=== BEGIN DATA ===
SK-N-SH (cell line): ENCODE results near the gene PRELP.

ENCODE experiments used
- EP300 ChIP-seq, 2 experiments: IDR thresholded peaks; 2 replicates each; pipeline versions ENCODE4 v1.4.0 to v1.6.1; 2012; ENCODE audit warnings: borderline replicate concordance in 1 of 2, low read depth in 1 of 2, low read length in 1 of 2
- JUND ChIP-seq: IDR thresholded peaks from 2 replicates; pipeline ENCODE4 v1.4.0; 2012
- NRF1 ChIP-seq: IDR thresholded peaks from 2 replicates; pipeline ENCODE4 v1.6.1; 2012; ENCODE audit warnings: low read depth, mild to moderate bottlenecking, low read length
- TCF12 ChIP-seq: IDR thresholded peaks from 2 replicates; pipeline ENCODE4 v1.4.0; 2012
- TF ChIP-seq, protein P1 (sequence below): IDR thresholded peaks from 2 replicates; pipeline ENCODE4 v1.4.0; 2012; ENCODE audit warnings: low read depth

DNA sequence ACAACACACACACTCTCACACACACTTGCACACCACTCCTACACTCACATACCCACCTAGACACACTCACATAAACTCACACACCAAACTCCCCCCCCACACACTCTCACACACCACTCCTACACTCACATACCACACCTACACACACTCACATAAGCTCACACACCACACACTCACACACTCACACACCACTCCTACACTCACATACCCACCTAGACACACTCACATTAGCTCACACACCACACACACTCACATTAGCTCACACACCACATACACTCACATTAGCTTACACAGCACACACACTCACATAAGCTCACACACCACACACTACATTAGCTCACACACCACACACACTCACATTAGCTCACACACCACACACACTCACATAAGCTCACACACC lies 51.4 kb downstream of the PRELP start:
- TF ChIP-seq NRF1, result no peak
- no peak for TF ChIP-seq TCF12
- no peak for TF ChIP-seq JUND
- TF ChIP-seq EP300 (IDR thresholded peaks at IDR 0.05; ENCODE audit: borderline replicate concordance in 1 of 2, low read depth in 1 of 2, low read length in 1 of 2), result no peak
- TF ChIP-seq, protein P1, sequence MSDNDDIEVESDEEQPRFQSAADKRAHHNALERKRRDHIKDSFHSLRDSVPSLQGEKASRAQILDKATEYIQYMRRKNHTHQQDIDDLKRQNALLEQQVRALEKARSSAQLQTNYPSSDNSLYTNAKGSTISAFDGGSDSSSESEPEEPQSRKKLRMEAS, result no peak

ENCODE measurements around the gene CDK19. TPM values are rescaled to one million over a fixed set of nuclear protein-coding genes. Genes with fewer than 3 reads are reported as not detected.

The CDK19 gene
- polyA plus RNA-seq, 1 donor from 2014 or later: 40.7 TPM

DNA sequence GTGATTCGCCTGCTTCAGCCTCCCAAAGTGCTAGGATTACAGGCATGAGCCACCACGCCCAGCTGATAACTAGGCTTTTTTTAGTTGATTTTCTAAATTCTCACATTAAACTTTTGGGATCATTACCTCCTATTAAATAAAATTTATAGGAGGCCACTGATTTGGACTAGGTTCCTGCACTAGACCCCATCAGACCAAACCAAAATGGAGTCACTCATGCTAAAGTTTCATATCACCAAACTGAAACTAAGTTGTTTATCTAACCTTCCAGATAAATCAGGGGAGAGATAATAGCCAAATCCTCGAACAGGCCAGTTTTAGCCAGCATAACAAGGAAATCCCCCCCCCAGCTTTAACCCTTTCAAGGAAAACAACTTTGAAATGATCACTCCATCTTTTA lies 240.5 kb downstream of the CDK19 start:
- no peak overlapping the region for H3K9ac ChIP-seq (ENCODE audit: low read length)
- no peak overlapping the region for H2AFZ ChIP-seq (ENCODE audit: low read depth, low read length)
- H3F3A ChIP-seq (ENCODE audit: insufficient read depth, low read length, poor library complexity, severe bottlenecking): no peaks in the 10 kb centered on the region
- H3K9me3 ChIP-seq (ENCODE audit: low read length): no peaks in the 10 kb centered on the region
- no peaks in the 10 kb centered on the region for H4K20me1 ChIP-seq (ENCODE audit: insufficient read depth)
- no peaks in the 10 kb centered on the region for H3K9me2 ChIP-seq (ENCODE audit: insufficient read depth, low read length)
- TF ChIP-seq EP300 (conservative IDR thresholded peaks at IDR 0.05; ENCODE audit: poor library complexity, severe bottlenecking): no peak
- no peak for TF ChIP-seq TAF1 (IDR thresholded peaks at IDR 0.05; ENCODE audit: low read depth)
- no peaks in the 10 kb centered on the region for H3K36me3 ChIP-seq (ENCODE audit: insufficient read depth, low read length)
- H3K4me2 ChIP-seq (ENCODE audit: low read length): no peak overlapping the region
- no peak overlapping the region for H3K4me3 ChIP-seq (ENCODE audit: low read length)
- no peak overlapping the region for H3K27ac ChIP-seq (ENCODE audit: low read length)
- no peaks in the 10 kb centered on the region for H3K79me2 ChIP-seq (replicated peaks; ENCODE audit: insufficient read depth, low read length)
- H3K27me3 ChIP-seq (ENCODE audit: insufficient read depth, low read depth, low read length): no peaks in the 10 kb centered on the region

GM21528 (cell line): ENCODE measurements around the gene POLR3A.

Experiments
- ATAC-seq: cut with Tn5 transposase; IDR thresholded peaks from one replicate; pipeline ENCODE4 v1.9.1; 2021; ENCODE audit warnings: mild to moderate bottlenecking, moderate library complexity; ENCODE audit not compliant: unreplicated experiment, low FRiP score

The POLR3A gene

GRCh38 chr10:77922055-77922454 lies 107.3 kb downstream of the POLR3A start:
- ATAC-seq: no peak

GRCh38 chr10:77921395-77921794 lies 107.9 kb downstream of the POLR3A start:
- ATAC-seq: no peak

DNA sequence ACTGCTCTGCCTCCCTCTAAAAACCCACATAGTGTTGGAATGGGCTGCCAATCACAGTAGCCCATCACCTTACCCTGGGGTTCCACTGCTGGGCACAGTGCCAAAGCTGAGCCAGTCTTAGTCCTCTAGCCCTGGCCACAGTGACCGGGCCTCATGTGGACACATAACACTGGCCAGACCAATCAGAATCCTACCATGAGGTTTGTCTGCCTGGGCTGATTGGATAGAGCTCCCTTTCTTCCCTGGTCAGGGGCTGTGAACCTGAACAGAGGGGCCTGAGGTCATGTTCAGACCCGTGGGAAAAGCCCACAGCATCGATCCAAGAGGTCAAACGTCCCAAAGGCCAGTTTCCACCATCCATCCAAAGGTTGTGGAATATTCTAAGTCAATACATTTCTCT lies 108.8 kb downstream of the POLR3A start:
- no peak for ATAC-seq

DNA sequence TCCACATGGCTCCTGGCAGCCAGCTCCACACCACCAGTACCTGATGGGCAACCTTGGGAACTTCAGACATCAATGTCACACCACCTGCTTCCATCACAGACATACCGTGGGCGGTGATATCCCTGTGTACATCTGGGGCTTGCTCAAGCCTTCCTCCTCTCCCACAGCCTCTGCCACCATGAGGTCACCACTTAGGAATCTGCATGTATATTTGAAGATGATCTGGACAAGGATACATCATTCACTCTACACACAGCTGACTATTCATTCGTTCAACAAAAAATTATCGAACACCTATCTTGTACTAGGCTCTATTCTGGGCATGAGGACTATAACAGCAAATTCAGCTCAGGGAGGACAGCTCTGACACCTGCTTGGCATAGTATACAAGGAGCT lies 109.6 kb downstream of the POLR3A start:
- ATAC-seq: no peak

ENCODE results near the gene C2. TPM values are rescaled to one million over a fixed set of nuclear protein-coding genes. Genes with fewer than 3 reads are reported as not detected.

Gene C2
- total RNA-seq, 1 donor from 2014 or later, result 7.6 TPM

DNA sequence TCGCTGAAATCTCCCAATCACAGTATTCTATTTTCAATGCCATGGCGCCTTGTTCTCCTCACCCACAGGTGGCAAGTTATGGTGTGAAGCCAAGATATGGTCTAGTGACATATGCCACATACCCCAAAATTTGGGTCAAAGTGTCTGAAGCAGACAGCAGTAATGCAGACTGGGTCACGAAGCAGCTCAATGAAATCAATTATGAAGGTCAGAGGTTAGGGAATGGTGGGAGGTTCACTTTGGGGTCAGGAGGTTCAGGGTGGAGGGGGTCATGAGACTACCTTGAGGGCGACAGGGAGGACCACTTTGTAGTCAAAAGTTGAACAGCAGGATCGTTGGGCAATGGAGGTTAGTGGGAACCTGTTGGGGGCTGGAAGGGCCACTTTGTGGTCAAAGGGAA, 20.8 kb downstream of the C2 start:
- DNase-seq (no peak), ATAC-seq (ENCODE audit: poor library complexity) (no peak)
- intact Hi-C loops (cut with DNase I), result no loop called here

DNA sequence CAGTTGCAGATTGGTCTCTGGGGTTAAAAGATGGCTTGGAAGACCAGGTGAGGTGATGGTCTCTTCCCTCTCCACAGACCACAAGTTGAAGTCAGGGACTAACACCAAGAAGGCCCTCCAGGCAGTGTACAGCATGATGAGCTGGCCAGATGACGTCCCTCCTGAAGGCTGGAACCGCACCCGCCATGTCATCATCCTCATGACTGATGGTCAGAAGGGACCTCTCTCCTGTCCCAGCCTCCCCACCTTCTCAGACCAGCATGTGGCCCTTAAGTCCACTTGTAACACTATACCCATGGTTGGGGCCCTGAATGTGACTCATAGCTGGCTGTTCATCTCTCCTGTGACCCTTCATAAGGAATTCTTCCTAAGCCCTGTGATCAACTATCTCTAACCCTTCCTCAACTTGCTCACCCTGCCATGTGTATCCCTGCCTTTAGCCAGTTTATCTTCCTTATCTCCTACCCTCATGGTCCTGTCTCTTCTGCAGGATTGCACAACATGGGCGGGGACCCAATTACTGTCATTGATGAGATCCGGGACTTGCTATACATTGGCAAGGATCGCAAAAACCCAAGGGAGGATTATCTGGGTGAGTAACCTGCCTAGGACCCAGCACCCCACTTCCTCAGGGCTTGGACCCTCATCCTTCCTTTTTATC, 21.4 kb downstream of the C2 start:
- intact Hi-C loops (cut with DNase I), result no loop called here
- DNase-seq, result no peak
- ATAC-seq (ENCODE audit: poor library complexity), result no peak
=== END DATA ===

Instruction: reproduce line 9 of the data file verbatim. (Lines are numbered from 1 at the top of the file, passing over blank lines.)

- TF ChIP-seq NRF1, result no peak